A previous report demonstrated that DA dependent oxidative s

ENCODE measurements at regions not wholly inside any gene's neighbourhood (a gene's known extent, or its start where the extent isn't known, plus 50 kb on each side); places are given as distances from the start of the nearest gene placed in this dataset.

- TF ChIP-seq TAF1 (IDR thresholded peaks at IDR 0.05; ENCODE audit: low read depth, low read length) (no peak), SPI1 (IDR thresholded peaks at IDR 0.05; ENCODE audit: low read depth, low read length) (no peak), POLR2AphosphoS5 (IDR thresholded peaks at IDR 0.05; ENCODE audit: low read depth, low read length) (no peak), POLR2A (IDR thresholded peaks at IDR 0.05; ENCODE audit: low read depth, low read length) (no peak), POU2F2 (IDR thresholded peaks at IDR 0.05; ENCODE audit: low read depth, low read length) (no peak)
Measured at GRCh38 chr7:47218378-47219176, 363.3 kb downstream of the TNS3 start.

A previous report demonstrated that DA-dependent oxidative stress may be the initial event in MA neurotoxicity (Cubells et al., 1994). Oxidative burdens at early stage might be a prerequisite for neurotoxic scenarios induced by 3-FMA, and they are in line with MA case (Shin et al., 2012, Shin et al., 2014, Shin et al., 2017a). DA rapidly auto-oxidizes to form reactive quinone derivatives, hydrogen peroxide and free radicals when MA redistributes DA from synaptic vesicles to Illumina 384 (Graham et al., 1978, Slivka and Cohen, 1985, Cubells et al., 1994, Acikgoz et al., 1998). Thus, it is plausible that DA-dependent oxidative stress may contribute to the specific neurotoxicity induced by 3-FMA or MA. Importantly, Granado et al. (2011b) demonstrated that nuclear factor-erythroid 2-related factor 2 (Nrf2) knockout mice exacerbated MA-induced oxidative stress, and damage to dopamine neurons in the striatum, suggesting that the protective role of Nrf2 in MA-induced neurotoxicity. A possible role of Nrf2 in 3-FMA-induced neurotoxicity remains to be determined. Neither 3-FMA nor MA produced nigral loss (Supplementary Fig. S3) or GFAP-labeled astrogliosis in the striatum (Supplementary Fig. S4). Current result is in line with our previous report that a single, high dose of MA does not significantly alter TH-immunoreactivity in the substantia nigra as well as GFAP-immunoreactivity in the striatum (Dang et al., 2017b). However, Iba-1-labeled microgliosis in the striatum is specific for the neurotoxicity induced by 3-FMA or MA, although precise mechanism remains elusive. A strong support for a dual role of microglia may be due to distinct microglial phenotypes, which have been broadly categorized into M1 (classically activated, pro-inflammatory) and M2 (alternatively activated, anti-inflammatory) (Martinez and Gordon, 2014, Franco and Fernandez-Suarez, 2015, Kawabori and Yenari, 2015, Thompson and Tsirka, 2017). We observed that 3-FMA or MA administration significantly increased mRNA expression of M1 phenotypic markers (CD16, CD32, and CD86) and did not significantly change mRNA expression of M2 phenotypic markers (Arginase 1 and CD206), suggesting that microgliosis induced by 3-FMA and MA treatment leads to neuroinflammation. In this study, dopamine D1 receptor antagonism to 3-FMA insult by SCH23390 up-regulated M2 phenotype (i.e., Arginase 1 and CD206 mRNA expressions). However, both SCH23390 and sulpiride did not affect M2 phenotype mRNA levels in MA insult. Although this discrepancy remains to be fully elucidated, we cannot rule out the possibility that a fluorine atom at the 3 position of phenyl group in the chemical structure of 3-FMA may produce this different profile of toxicity as compared to MA. MA treatment up-regulates pro-apoptotic protein (i.e., Bax) and down-regulates anti-apoptotic proteins (i.e., Bcl-2, Bcl-xl) in the brain, which consequently induce caspase activation (Jayanthi et al., 2001, Nguyen et al., 2015, Dang et al., 2017a, Timucin and Basaga, 2017). It has been reported that caspase activation is involved in the induction of TUNEL-positive cells via apoptotic processes after a single, high dose of MA in the striatum of mice (Dang et al., 2016, Dang et al., 2017a, Shin et al., 2017a). Importantly, compelling evidence indicated that caspase activation regulates microglial activation via a PKCδ-dependent pathway (Burguillos et al., 2011). Indeed, our previous reports demonstrated that PKCδ mediates dopaminergic degeneration in neuroinflammation induced by MA (Shin et al., 2011, Shin et al., 2012, Shin et al., 2014, Dang et al., 2015) or para-methoxymethamphetamine (PMMA) (Shin et al., 2016). The combination of oxidative stress and microglial activation generates a vicious cycle, that appears to lead to a progressive neuronal apoptosis (Hald and Lotharius, 2005, Shin et al., 2012, Shin et al., 2014, Dang et al., 2016). We propose that oxidative stress, microglial activation and pro-apoptotic signaling might be overlapping neurotoxic outcomes in 3-FMA and MA, although underlying mechanism of 3-FMA on dopaminergic receptor modulation is different from that of MA.